MOORESVILLE, N.C. (AP) – Lowe’s rebounded in the second quarter after dismal weather cut into projects at home and into company profits to start the year.
Investors shrugged off a more guarded outlook from the home-improvement retailer, which trimmed its expectations for the year as shifts direction under new CEO Marvin Ellison.
Wednesday was the first earnings report for Lowe’s under Ellison, who was president of the northern and western divisions at The Home Depot Inc. for eight years. Ellison, one of only a few African-American CEOs at a Fortune 500 company, took over for the retiring Robert Niblock after spending less than four years as CEO of J.C. Penney.
After a premarket sell-off, shares jumped 8 percent at the opening bell Wednesday to hit an all-time high.
Lowe’s is preparing for a more constrained housing market and is closing the 99 Orchard Supply Hardware stores it owns in California, Florida and Oregon so that it can focus solely on its core home improvement business.
Higher mortgage rates combined with steadily rising real estate prices have dampened home sales this summer despite the robust economy and job market, but Americans continue to invest in the places where they live.
Lowe’s said Wednesday that in addition to shutting down Orchard Supply it’s rethinking some of the goods it sells, getting rid of lower-performing items, and that could dampen business in the short term.
Lowe’s now expects 2018 earnings of between $4.50 and $4.60 per share, with revenue up about 4.5 percent. Its prior outlook was for earnings in a range of $5.40 to $5.50 per share, with revenue rising about 5 percent.
Analysts polled by FactSet expect earnings of $5.44 per share for the year.
He is moving quickly to reshape Lowe’s, which has lagged behind rival Home Depot for years. After thinning executive positions at the company, he’s begun paring away what he sees as nonessential in the aisles of Lowe’s.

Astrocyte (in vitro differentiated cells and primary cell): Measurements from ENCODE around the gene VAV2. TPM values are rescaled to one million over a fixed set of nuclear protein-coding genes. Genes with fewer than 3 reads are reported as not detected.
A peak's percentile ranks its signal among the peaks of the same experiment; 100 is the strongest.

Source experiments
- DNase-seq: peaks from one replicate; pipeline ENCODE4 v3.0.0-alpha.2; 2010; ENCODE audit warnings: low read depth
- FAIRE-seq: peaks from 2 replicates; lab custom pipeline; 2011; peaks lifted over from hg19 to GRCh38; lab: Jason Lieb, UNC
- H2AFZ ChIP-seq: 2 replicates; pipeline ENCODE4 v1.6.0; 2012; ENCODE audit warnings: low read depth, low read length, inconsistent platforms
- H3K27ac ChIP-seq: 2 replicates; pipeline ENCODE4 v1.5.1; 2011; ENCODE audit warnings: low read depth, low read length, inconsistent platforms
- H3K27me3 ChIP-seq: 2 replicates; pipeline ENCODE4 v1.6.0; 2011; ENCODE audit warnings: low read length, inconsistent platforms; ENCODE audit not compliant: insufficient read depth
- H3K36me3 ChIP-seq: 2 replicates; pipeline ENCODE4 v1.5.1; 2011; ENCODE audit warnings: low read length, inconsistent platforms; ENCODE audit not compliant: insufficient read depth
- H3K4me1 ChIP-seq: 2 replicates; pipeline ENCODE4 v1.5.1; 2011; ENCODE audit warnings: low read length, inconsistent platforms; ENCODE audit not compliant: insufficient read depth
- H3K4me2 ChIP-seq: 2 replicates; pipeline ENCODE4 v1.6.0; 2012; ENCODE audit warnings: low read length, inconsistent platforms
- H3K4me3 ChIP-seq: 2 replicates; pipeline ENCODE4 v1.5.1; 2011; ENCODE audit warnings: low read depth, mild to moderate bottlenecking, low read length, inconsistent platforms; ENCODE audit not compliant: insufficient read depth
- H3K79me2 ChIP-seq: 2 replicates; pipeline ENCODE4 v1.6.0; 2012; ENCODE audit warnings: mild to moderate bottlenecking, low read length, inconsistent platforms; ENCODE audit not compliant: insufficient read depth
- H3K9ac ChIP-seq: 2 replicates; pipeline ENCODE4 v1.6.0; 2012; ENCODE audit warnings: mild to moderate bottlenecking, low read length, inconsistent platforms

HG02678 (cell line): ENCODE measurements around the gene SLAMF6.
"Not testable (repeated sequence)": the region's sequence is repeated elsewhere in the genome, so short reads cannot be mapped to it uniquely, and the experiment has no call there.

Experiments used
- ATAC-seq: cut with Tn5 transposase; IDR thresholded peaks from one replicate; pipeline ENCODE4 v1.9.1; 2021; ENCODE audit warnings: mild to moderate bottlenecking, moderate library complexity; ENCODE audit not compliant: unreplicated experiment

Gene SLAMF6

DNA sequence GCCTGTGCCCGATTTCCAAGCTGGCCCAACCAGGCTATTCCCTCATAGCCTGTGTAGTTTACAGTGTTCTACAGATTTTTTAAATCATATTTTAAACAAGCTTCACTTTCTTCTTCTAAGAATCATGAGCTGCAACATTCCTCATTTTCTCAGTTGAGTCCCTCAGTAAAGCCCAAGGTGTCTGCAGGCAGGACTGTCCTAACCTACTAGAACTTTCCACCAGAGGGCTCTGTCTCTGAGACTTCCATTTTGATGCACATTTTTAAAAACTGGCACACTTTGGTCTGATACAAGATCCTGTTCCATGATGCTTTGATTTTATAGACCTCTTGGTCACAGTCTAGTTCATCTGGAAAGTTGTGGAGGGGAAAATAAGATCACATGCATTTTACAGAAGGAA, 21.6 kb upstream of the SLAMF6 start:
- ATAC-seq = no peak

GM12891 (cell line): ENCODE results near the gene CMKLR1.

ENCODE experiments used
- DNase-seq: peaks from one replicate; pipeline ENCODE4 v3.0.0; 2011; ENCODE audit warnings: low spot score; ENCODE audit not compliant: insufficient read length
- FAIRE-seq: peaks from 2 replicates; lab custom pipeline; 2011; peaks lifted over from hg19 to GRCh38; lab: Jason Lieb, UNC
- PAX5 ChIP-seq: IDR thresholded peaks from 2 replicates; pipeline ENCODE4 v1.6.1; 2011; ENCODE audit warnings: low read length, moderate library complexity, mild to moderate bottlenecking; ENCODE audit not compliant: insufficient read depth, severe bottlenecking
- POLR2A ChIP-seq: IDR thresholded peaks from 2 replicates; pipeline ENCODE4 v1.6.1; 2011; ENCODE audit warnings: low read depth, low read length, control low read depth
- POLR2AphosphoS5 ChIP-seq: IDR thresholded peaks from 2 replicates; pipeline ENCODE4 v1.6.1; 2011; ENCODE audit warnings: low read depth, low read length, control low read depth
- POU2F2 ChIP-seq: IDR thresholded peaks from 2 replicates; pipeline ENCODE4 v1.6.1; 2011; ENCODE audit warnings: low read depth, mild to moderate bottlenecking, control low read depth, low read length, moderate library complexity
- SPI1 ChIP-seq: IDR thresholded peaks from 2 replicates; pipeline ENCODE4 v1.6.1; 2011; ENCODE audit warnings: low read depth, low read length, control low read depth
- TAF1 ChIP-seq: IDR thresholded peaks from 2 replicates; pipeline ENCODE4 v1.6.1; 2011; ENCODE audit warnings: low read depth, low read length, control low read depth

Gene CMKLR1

The company is shedding $500 million in planned capital projects this year not directly related to its core business, Ellison said. That money will be used for share buybacks.
“The company has unfortunately become distracted over the past few years and specifically we have chased initiatives that did not add value and were not core to our retail business,” Ellison said in a conference call following his first quarterly report as CEO. “Spending time on these non-core initiatives shifted capital, people, and attention away from being an operationally sound home improvement retailer.”
For the three months ended Aug. 3, Lowe’s earned $1.52 billion, or $1.86 per share, or $2.07 per share when one-time events are removed. That’s 5 cents better than what analysts surveyed by Zacks Investment Research predicted.
The Mooresville, North Carolina, company earned $1.42 billion, or $1.68 per share, a year earlier.
Revenue rose to $20.89 billion from $19.5 billion, topping the $20.81 billion that analysts polled by Zacks expected.
Sales at stores open at least a year, a key gauge of a retailer’s health, climbed 5.2 percent, and 5.3 percent when measuring only U.S. locations, which was in line with expectations.
Last week, rival Home Depot handily beat expectations for the second quarter after, like Lowe’s, being handcuffed by foul weather.
“We posted solid results this quarter by capitalizing on delayed spring demand,” commented Ellison. “We are committed to driving even stronger performance in the future by sharpening our focus on retail fundamentals and by limiting any projects and initiatives that take us away from our core mission of being a great omni-channel home improvement retailer. I would like to thank our associates for their hard work and commitment to the company.
“While it was a necessary business decision to exit Orchard Supply Hardware, decisions that impact our people are never easy. We will be providing outplacement services for impacted associates, and they will be given priority status if they choose to apply for other Lowe’s positions,” Ellison added.
“In addition to the decision to exit Orchard Supply Hardware, we are developing plans to aggressively rationalize store inventory, reducing lower-performing inventory while investing in increased depth of high velocity items. Exiting Orchard Supply Hardware and rationalizing inventory are the driving force behind the changes to Lowe’s Business Outlook,” Ellison continued. “Our strategic reassessment is ongoing as we evaluate the productivity of our real estate portfolio and non-retail business investments. We will update you on the changes to our strategy at the upcoming analyst and investor conference in December.”
Elements of this story were generated by Automated Insights (http://automatedinsights.com/ap) using data from Zacks Investment Research. Access a Zacks stock report on LOW at https://www.zacks.com/ap/LOW
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